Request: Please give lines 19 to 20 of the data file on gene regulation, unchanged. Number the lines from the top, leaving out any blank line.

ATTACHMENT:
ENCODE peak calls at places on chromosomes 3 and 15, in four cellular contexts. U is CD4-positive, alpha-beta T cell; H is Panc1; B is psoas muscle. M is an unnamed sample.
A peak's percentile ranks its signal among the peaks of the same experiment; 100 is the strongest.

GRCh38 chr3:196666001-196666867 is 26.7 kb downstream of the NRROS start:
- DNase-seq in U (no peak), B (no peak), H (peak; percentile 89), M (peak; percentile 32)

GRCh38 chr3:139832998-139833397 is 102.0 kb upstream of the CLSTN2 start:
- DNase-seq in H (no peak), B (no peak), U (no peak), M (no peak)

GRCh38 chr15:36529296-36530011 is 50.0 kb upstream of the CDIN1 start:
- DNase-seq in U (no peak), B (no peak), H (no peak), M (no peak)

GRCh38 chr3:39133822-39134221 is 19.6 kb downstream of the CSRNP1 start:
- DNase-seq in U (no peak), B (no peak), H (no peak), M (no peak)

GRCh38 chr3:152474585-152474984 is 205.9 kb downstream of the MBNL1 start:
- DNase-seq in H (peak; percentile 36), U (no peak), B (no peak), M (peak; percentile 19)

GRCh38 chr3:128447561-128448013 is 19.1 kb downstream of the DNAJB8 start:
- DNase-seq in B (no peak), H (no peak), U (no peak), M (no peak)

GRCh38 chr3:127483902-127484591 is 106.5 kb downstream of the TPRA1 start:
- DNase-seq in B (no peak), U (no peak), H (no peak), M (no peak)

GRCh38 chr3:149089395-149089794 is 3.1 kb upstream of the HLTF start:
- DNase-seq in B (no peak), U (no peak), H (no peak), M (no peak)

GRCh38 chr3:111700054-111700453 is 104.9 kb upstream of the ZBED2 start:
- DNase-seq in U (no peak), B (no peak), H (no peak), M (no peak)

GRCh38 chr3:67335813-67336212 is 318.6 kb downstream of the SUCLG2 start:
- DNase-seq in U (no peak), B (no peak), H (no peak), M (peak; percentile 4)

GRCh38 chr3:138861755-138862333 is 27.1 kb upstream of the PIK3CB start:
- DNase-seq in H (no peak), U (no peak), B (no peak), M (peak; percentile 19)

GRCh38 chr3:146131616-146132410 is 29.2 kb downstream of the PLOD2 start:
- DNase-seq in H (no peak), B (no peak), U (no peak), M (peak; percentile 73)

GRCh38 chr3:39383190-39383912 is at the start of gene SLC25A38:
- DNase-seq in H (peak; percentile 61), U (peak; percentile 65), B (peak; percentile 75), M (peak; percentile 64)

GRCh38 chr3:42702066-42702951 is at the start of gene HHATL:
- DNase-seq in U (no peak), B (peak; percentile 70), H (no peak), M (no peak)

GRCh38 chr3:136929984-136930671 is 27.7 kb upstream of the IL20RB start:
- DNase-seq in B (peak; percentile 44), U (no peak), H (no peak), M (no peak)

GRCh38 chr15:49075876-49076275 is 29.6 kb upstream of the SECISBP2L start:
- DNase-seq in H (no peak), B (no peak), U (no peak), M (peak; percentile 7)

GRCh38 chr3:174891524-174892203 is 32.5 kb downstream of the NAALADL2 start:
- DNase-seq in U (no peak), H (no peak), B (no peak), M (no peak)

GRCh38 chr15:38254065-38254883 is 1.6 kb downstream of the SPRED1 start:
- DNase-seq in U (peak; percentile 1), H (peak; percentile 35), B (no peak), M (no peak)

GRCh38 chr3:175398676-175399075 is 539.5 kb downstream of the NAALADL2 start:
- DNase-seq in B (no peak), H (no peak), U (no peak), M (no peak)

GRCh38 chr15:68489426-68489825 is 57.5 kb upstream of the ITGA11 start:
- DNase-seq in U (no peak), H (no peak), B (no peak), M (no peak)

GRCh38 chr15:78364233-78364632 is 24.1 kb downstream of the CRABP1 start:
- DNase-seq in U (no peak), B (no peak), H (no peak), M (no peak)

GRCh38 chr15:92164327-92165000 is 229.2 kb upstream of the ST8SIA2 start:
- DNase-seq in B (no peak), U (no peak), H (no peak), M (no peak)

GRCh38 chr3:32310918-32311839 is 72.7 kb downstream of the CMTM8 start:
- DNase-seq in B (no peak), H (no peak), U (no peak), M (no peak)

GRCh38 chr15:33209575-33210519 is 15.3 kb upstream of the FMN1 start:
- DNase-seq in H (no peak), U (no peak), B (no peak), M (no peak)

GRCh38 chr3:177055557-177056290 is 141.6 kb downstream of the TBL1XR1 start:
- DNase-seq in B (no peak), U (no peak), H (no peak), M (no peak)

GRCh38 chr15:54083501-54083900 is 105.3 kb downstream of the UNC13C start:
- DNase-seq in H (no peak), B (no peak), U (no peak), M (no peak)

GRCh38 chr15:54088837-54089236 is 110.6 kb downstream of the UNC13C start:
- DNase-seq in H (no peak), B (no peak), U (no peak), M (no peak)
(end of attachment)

GRCh38 chr3:111700054-111700453 is 104.9 kb upstream of the ZBED2 start:
- DNase-seq in U (no peak), B (no peak), H (no peak), M (no peak)